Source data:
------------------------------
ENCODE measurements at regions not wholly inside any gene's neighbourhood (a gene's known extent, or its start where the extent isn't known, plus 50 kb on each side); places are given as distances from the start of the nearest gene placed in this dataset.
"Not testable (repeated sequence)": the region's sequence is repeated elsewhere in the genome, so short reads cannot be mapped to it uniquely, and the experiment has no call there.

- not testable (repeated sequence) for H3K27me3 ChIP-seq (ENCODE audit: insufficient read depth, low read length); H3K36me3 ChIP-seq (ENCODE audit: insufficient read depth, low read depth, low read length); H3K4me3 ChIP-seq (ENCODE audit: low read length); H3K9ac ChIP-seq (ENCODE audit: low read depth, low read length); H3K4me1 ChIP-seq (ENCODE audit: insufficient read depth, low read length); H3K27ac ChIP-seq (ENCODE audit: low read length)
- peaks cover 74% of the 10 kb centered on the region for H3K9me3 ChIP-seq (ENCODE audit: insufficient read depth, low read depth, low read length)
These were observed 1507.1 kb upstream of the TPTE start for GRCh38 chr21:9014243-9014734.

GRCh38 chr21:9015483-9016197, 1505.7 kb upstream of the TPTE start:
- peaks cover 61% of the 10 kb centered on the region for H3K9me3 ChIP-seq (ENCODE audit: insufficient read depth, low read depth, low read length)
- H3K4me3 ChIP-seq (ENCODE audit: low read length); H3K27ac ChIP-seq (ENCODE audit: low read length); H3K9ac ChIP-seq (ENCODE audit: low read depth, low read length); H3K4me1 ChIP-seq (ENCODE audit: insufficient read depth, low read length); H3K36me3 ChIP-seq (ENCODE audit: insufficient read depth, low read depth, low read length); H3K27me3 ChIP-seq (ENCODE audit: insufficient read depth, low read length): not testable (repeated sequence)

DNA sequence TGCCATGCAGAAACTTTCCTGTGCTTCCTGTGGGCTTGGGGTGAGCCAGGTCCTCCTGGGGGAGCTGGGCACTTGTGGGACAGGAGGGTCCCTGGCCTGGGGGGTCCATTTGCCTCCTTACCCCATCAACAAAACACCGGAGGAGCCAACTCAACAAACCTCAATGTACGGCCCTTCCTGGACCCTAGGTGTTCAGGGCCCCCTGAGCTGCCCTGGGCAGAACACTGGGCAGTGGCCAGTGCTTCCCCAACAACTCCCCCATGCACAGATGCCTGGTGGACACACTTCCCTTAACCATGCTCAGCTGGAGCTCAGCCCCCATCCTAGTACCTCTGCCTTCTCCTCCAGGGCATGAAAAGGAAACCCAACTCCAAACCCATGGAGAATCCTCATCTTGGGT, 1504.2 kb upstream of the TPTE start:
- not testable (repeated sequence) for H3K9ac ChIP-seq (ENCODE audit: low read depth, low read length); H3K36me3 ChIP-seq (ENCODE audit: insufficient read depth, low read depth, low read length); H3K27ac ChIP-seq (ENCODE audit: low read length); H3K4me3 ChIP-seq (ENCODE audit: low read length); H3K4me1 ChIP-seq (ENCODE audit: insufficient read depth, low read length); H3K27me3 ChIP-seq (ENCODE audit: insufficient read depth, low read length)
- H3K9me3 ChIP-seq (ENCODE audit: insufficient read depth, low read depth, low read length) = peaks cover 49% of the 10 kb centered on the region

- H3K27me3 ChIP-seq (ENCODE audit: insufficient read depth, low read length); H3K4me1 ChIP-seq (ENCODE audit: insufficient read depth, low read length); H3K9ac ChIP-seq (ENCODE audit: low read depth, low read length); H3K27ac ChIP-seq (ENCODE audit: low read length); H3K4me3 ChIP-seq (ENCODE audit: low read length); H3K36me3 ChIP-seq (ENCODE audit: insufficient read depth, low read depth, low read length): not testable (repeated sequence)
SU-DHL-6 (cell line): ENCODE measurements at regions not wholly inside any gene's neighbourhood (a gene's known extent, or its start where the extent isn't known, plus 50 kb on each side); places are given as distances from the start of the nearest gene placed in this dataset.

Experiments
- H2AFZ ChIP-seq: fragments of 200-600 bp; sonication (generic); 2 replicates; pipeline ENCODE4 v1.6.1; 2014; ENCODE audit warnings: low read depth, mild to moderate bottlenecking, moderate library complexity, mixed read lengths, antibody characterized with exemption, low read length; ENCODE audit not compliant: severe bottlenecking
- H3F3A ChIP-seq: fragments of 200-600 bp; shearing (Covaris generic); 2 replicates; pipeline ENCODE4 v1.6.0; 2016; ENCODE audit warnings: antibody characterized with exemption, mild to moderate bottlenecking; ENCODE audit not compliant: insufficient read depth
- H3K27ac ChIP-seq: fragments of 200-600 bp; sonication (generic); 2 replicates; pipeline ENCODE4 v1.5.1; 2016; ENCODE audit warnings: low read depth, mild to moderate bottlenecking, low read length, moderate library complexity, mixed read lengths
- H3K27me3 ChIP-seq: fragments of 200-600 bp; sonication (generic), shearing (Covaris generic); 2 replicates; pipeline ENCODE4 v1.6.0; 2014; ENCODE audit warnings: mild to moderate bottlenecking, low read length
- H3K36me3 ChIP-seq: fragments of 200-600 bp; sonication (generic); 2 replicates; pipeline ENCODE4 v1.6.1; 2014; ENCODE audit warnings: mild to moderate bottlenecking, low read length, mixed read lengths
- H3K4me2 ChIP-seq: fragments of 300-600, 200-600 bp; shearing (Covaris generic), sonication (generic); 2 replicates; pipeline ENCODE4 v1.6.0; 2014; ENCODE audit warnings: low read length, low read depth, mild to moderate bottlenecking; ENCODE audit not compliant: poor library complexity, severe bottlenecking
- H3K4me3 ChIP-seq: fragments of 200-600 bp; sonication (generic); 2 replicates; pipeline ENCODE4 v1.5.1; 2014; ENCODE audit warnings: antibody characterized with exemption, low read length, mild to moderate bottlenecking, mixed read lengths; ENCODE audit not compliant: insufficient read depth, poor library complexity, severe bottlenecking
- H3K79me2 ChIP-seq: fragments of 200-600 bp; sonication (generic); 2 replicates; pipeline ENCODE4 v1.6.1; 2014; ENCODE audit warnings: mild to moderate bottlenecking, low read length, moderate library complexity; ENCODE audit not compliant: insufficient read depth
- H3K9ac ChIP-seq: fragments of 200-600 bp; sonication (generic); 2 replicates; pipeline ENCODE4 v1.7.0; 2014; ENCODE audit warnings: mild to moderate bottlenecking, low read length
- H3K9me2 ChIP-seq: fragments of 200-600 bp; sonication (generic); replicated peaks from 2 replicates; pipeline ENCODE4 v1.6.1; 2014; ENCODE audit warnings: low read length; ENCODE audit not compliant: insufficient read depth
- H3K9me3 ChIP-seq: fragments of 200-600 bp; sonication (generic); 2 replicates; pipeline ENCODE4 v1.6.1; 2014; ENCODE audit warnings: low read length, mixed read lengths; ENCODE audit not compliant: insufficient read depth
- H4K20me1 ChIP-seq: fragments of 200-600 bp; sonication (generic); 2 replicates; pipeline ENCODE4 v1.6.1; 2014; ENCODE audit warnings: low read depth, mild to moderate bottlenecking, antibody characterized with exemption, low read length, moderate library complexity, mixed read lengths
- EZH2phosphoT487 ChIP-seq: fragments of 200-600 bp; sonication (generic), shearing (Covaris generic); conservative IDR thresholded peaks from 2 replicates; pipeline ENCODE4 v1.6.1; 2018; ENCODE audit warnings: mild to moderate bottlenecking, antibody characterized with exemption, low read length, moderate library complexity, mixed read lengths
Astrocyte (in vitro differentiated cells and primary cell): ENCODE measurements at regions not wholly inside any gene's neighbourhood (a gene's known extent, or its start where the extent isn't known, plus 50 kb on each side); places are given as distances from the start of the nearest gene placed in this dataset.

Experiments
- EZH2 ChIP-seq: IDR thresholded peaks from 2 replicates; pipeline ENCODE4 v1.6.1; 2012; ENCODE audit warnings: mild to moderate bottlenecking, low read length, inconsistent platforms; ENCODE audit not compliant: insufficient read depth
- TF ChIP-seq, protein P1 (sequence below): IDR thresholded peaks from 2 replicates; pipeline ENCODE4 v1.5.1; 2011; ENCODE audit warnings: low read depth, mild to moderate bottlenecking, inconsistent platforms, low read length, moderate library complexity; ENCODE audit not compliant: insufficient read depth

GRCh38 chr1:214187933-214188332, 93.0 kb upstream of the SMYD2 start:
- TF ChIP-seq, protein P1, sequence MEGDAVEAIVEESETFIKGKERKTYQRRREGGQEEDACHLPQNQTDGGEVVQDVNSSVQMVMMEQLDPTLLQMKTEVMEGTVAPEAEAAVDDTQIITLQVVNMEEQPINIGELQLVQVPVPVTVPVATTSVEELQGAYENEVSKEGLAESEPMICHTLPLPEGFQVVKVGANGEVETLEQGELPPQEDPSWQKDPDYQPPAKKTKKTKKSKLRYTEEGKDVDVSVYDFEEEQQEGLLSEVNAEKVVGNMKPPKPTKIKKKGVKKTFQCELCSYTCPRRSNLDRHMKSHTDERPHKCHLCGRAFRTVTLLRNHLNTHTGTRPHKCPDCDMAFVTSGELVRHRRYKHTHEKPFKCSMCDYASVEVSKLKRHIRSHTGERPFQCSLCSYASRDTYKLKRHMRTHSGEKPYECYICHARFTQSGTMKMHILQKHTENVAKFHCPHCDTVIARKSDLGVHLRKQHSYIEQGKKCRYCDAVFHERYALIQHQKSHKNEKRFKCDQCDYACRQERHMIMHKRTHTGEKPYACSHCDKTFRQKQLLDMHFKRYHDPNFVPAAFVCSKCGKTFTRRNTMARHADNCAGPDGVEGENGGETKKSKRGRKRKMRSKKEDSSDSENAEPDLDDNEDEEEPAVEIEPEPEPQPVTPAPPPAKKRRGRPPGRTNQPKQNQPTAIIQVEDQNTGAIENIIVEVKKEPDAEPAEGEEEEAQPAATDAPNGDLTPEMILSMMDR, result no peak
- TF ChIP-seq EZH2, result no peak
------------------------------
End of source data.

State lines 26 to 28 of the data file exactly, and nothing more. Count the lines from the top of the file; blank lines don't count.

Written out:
- H4K20me1 ChIP-seq: fragments of 200-600 bp; sonication (generic); 2 replicates; pipeline ENCODE4 v1.6.1; 2014; ENCODE audit warnings: low read depth, mild to moderate bottlenecking, antibody characterized with exemption, low read length, moderate library complexity, mixed read lengths
- EZH2phosphoT487 ChIP-seq: fragments of 200-600 bp; sonication (generic), shearing (Covaris generic); conservative IDR thresholded peaks from 2 replicates; pipeline ENCODE4 v1.6.1; 2018; ENCODE audit warnings: mild to moderate bottlenecking, antibody characterized with exemption, low read length, moderate library complexity, mixed read lengths
Astrocyte (in vitro differentiated cells and primary cell): ENCODE measurements at regions not wholly inside any gene's neighbourhood (a gene's known extent, or its start where the extent isn't known, plus 50 kb on each side); places are given as distances from the start of the nearest gene placed in this dataset.